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Alternative forms[edit]


Likely from the o-grade Proto-Italic *praiɣodā, from (with the prefix *prai-) Proto-Indo-European *gʰed-, whence also the second element in prehendō and probably also hedera.[1]



praeda f (genitive praedae); first declension

  1. plunder, booty, pillage, spoils of war, property taken in war
    Synonyms: spolium, manubia, rapīna
    • 29 BCE – 19 BCE, Virgil, Aeneid 1.527–528:
      “Nōn nōs aut ferrō Libycōs populāre Penātīs
      vēnimus, aut raptās ad lītora vertere praedās.”
      “We come neither to pillage by sword the household gods of Libya, nor to drive captured plunder to the shores.”
      (The plunder “driven” or “turned” implies taking herds of animals; it might also mean taking humans into slavery.)
    • 8 CE, Ovid, Fasti 1.685–686:
      Vōs quoque, formīcae, subiectīs parcite grānīs:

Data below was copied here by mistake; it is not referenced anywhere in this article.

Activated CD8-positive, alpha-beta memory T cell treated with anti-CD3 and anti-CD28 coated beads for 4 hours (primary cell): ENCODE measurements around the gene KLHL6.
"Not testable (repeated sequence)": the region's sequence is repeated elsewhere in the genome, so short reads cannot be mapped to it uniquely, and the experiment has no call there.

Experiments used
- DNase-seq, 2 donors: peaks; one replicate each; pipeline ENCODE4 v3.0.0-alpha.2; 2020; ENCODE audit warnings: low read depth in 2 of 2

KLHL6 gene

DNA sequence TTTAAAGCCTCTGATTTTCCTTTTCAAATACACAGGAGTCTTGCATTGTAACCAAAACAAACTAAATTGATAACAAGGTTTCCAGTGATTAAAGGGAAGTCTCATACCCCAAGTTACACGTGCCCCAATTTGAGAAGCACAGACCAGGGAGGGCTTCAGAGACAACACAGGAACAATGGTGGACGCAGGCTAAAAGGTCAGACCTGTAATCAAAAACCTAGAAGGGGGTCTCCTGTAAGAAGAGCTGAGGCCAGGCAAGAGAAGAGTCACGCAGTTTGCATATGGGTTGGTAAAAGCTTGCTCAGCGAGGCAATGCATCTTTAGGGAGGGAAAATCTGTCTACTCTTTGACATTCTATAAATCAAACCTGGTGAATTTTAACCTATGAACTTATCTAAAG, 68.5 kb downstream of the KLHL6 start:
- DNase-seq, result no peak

post messem praedae cōpia maior erit.
      And you too, ants, act sparingly once the seed has been sown:
      after harvest there will be a greater abundance of plunder.
  2. prey, game taken in the hunt
  3. gain, profit


First-declension noun.

Case Singular Plural
Nominative praeda praedae
Genitive praedae praedārum
Dative praedae praedīs
Accusative praedam praedās
Ablative praedā praedīs
Vocative praeda praedae

Derived terms[edit]



  1. ^ De Vaan, Michiel (2008) Etymological Dictionary of Latin and the other Italic Languages (Leiden Indo-European Etymological Dictionary Series; 7), Leiden, Boston: Brill, →ISBN, page 487

Further reading[edit]

  • praeda”, in Charlton T. Lewis and Charles Short (1879) A Latin Dictionary, Oxford: Clarendon Press
  • praeda”, in Charlton T. Lewis (1891) An Elementary Latin Dictionary, New York: Harper & Brothers
  • praeda in Charles du Fresne du Cange’s Glossarium Mediæ et Infimæ Latinitatis (augmented edition with additions by D. P. Carpenterius, Adelungius and others, edited by Léopold Favre, 1883–1887)
  • praeda in Gaffiot, Félix (1934) Dictionnaire illustré latin-français, Hachette.
  • Carl Meißner; Henry William Auden (1894) Latin Phrase-Book[1], London: Macmillan and Co.
    • to carry off booty: ferre atque agere praedam
  • praeda”, in Harry Thurston Peck, editor (1898) Harper's Dictionary of Classical Antiquities, New York: Harper & Brothers
  • praeda”, in William Smith et al., editor (1890) A Dictionary of Greek and Roman Antiquities, London: William Wayte. G. E. Marindin